Gubbinz was always more my style but I don't know how that fits into the current army book, I know Looted Wagon is a White Dwarf not codex unit now but can't get the Codex and Rulebook til the 28th of Feb to find out what tank and mecanikal kinds or joy it will contain.

I will be facing Imperial Guard ( even that has changed name to Astra Militarum)and can only assume that it still is an army full of lots of squishy oomies, guns and tanks still. Thus I will look to units that should work against that first. That said the chaps never played before so the beard and cheese need to stay in the case for a while.

So with all that waffle in mind  Trukks, Shoota boyz, Slugga boyz, a basic Warboss seem like safe starting point to add to all the stuff I have painted already.  ( The Goff stuff in the Gallery doodad top right.)

Time to have a rummage about and dig out all those Black Reach Slugga boyz and Warboss as a starting point.
 Even if I just get them prepped and glued I can at least offer a nice target rich environment for the new  Guard player train on.

Thursday, 12 February 2015

Lollypops and cotton buds.

Cotton Buds and Lollypop Sticks

Miser, skinflint, stingy git call it what you will,,but when it comes to the addiction of plastic crack every penny saved is more I can give to GW for yet more minis.

I've been found upside in dumpsters, skips and bins all around my local area salvaging interesting bits n bobs for various projects for about 22 years now.Working in recycling now has only made me worse.

It's caused some 'interesting' conversations but luckily no legal action so far.

So whats the point of the waffle? Erm.. anyway the idea is to share some of the more socially more acceptable things you might find useful.

This one is one of my all time favourites the lollypop stick (sucker stick) cotton bud (Q tip) combo.

First off select your Lolly type, it obviously has to have a hollow plastic stick and be tasty. You can just cut the lolly off and sling it if you are worried about dentist bills though, this is after all meant to be cheap.

The second part is the cotton buds, here is a bit of counter intuitive thing for a misers guide... buy the expensive ones they are made of thicker plastic and are stronger and easier to work with.

Here's the good bit, these 2 things seem to be made to go together. The cotton bud fits perfectly inside the lolly stick.

Main thing is with these is that super glue is a must, they just aint the right stuff to use plastics glue on.

That aside here is a selection of things you can do with them, although the only real limit is imagination.

Now if you are really bored you can play a quick game of spot the lollypop sticks and cotton buds...


Saturday, 7 February 2015

Cheap or even free 1mm thick plasticard styrene.

Cheap 1mm Styrene

Styrene, it's a word you'll see a lot when you read conversion blogs or see pictures of scratch built wonders.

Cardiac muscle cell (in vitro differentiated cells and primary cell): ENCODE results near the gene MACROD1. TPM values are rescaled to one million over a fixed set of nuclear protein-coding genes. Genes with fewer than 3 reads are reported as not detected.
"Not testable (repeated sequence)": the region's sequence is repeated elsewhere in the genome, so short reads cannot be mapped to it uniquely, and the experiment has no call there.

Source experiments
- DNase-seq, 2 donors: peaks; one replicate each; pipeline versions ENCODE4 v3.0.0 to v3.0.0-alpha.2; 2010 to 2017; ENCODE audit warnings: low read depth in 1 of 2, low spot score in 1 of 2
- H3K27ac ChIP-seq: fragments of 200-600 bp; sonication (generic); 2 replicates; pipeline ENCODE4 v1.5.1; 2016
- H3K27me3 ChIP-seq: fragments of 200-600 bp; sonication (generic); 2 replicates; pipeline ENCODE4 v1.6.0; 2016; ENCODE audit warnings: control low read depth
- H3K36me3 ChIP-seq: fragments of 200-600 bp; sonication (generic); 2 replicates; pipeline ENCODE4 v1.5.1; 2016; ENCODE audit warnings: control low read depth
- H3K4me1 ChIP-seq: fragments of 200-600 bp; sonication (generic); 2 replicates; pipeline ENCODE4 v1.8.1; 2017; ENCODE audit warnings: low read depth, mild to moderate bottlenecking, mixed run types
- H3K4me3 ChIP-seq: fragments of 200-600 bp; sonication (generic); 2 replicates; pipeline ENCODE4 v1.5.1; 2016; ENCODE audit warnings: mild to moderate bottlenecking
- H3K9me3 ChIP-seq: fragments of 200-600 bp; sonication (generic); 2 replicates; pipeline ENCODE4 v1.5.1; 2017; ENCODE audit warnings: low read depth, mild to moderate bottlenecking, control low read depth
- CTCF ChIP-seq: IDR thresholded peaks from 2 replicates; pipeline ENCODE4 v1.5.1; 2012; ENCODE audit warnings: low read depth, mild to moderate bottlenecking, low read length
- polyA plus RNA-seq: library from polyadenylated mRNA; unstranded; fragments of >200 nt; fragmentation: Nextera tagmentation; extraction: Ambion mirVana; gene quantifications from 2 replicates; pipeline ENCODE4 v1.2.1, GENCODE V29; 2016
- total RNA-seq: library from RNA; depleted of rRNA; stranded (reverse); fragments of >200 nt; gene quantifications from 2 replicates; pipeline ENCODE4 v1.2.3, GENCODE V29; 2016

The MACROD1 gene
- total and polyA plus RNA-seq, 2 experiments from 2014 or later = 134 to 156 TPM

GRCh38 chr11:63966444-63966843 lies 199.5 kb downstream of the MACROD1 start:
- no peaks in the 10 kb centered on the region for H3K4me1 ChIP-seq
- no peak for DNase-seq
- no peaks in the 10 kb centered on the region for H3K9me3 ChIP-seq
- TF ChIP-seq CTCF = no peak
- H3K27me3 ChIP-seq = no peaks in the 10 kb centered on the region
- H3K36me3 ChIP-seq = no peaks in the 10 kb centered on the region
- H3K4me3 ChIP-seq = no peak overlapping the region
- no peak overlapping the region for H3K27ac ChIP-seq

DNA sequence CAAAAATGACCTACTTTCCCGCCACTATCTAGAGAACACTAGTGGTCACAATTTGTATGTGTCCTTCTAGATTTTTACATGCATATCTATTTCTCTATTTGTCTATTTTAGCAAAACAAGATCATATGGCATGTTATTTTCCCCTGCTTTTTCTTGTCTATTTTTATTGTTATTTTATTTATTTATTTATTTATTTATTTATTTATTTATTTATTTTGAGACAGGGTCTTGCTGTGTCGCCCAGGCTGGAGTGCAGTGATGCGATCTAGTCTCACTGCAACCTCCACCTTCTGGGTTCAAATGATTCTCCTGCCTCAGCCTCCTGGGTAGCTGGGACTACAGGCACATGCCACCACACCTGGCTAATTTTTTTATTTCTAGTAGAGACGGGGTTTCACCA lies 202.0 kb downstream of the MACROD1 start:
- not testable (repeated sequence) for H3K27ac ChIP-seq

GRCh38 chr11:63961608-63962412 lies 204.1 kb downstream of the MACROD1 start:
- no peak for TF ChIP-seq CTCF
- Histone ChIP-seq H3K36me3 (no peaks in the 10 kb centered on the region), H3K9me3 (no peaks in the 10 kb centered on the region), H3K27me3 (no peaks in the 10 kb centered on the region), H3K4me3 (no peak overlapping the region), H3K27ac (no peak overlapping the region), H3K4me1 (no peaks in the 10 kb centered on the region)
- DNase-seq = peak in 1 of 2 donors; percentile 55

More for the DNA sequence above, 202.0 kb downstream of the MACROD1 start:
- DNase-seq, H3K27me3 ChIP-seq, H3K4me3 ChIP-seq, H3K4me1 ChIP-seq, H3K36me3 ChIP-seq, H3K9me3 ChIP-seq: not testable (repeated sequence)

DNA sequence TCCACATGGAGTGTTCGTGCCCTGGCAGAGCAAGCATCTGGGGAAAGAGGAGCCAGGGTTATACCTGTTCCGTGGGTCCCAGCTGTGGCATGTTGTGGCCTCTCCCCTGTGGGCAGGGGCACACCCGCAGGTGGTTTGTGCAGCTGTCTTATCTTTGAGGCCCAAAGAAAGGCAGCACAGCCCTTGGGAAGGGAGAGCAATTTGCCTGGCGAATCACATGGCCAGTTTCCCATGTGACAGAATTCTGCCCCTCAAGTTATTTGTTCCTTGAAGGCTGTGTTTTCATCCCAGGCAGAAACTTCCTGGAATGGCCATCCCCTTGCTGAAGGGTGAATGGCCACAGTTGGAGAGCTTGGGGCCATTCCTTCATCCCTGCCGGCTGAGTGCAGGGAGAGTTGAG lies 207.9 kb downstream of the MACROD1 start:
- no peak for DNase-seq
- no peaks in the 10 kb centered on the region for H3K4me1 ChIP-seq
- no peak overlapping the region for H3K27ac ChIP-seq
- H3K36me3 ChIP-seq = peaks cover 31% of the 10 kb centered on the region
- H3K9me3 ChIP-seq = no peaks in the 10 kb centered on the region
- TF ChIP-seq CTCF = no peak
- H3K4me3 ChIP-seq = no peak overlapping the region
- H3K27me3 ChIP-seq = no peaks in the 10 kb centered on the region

Normally bought in hobby shops in sheets of about A4 (approx US Letter Size), sometimes referred to as Plasticard.

I have grown to hate cutting up large sheets knowing full well that later on I will want large pieces normally for some Ork gubbins and will have to go buy fresh, no matter how many offcuts I save I still end up doing it.

Free Styrene.

Mmm freee stuff.

Then the missus got into Gardening, well I say gardening, every summer she seems to go into a plant buying frenzy. These are duly planted into the garden and during the following year are eaten, dug up or just plain peed to death by our three dogs.
It was whilst clearing away the debris ready for the next years cycle of this I noticed all the labels for the deceased plants were styrene.

So start hunting round the garden ( your Mums, Grandparents etc ) for all those discarded labels or ask if they throw them away and could they save them up for you.

Cheap Styrene.

Not got a gardening friend or member of the family? Not all is lost you can buy cheap enough Plant Labels if you look around, just make sure they are styrene by avoiding and Rot Proof ones they will normally be a oily feeling type of plastic that will not take to gluing in any form, even superglue.

Using your Cheap Styrene.

If you are buying blank writable Plant Labels then you can treat it just as you would a sheet you have bought from a Hobby store.

Notes on Printed and Recycled Styrene use.

Using the recycled Printed Plant Labels is pretty much as straight forward as using new, but for the sake of completeness I will mention a few of things worth bearing in mind.

Always wash the recovered labels well, as well as the obvious compost and dirt that will be on it you never know what Pesticides and other substances might have been sprayed over it.

The print, if covering large areas can interfere with gluing a little, super glue will stick to the ink and can pull it off the surface of the styrene meaning stuff under any load stress can pull apart, liquid poly will dissolve the ink though. That said a quick rub with a bit of Emery Paper (Wet n Dry) will sort the separation issue.

The print can show through a bit if you are someone who uses very thin paint layers and washes, so another reason for a quick sand off with a bit of Emery Paper.

Free Styrene in action...

Great for Chaos trim on tanks.
Honest, I do use it for non chaos stuff.